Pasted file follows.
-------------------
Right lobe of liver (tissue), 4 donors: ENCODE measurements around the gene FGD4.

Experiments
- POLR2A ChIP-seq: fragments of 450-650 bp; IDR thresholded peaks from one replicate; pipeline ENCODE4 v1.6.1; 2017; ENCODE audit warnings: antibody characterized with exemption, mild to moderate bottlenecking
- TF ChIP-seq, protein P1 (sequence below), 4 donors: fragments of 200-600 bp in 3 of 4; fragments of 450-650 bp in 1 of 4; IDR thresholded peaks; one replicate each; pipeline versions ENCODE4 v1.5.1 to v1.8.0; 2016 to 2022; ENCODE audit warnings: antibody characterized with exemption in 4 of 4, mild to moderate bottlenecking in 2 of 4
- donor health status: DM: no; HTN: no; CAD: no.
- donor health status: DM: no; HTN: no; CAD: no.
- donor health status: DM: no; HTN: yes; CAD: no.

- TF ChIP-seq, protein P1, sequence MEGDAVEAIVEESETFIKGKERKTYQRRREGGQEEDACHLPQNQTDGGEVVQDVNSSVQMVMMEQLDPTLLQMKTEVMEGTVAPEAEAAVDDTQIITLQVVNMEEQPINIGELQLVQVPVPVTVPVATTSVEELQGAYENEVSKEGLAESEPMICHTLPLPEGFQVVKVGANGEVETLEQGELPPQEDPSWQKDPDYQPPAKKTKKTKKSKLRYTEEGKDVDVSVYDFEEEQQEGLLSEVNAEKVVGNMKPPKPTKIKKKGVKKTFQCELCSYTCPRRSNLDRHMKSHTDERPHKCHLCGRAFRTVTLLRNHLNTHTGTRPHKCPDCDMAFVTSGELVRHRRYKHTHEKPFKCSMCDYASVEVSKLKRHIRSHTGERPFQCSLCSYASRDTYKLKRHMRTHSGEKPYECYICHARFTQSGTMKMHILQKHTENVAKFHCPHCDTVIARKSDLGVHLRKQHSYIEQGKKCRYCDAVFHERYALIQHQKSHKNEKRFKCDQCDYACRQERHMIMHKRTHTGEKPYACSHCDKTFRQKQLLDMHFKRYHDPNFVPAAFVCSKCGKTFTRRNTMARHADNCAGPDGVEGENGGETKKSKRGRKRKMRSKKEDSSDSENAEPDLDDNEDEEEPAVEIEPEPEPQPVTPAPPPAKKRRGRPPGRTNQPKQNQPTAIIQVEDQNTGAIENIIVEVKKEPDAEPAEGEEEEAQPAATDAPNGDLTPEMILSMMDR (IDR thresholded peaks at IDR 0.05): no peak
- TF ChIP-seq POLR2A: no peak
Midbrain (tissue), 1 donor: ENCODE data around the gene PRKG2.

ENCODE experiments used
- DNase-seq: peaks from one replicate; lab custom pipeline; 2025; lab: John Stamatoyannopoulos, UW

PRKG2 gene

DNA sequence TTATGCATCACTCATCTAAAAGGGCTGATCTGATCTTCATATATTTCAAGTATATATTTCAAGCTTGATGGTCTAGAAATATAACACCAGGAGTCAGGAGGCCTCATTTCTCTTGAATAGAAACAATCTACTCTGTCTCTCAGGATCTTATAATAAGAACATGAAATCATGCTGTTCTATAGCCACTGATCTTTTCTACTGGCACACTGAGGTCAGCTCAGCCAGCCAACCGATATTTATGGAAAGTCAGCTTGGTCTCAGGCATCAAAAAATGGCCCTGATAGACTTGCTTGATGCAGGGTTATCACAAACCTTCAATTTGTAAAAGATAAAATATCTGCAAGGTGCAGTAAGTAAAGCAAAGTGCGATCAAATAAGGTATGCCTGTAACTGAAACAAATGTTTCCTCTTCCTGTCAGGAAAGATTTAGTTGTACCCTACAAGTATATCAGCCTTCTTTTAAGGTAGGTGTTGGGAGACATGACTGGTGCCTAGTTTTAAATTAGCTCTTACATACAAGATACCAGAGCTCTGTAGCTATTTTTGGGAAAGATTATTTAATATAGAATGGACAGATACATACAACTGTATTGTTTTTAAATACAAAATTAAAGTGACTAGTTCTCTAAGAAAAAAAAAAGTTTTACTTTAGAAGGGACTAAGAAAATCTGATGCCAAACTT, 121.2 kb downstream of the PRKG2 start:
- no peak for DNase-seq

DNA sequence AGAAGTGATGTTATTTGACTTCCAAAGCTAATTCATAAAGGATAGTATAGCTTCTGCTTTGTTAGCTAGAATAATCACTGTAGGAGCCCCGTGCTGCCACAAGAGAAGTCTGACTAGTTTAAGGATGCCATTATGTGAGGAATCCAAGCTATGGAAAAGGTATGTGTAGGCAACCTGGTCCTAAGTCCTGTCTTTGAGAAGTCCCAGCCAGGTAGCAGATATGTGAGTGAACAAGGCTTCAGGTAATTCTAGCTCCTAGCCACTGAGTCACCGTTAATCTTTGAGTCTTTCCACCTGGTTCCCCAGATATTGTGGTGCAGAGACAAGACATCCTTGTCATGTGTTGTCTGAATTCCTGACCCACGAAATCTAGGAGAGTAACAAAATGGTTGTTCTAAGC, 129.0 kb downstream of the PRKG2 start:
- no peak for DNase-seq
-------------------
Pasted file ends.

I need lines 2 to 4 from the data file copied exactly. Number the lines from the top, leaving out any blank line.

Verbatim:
Experiments
- POLR2A ChIP-seq: fragments of 450-650 bp; IDR thresholded peaks from one replicate; pipeline ENCODE4 v1.6.1; 2017; ENCODE audit warnings: antibody characterized with exemption, mild to moderate bottlenecking
- TF ChIP-seq, protein P1 (sequence below), 4 donors: fragments of 200-600 bp in 3 of 4; fragments of 450-650 bp in 1 of 4; IDR thresholded peaks; one replicate each; pipeline versions ENCODE4 v1.5.1 to v1.8.0; 2016 to 2022; ENCODE audit warnings: antibody characterized with exemption in 4 of 4, mild to moderate bottlenecking in 2 of 4